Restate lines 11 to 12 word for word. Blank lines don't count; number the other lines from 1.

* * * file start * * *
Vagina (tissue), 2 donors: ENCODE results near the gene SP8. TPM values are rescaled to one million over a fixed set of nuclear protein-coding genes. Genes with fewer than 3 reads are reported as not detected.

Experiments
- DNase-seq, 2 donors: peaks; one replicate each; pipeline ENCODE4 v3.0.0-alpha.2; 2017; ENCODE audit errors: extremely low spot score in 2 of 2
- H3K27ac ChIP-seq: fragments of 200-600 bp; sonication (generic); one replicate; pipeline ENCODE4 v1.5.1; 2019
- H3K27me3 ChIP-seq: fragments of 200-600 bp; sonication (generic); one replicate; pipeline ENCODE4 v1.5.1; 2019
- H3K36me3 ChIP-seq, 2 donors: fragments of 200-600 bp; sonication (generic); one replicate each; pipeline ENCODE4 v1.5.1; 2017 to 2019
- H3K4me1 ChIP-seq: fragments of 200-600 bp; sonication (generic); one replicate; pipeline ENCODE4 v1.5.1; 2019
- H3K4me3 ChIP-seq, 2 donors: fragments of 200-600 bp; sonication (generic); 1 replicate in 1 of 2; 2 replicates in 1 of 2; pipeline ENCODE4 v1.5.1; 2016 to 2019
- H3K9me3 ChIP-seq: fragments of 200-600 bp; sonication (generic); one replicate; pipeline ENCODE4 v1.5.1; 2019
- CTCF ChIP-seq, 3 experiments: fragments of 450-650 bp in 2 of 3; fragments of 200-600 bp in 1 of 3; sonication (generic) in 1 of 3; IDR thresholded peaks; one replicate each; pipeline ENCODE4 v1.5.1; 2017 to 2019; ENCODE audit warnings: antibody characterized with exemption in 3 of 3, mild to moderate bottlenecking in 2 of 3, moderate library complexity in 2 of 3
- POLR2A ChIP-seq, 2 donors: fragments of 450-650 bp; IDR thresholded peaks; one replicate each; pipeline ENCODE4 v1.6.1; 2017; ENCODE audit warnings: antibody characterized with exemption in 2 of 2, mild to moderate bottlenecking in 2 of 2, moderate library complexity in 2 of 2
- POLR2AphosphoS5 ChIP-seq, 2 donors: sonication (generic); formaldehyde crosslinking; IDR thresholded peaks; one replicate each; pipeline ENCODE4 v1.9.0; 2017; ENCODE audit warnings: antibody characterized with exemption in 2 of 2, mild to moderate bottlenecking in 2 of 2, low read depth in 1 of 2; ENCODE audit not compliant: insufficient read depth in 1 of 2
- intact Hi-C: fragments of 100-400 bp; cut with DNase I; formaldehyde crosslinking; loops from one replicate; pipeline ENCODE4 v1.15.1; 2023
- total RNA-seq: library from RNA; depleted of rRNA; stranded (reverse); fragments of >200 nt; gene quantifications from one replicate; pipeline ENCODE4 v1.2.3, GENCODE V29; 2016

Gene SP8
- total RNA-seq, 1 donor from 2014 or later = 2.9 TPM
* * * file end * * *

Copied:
- POLR2A ChIP-seq, 2 donors: fragments of 450-650 bp; IDR thresholded peaks; one replicate each; pipeline ENCODE4 v1.6.1; 2017; ENCODE audit warnings: antibody characterized with exemption in 2 of 2, mild to moderate bottlenecking in 2 of 2, moderate library complexity in 2 of 2
- POLR2AphosphoS5 ChIP-seq, 2 donors: sonication (generic); formaldehyde crosslinking; IDR thresholded peaks; one replicate each; pipeline ENCODE4 v1.9.0; 2017; ENCODE audit warnings: antibody characterized with exemption in 2 of 2, mild to moderate bottlenecking in 2 of 2, low read depth in 1 of 2; ENCODE audit not compliant: insufficient read depth in 1 of 2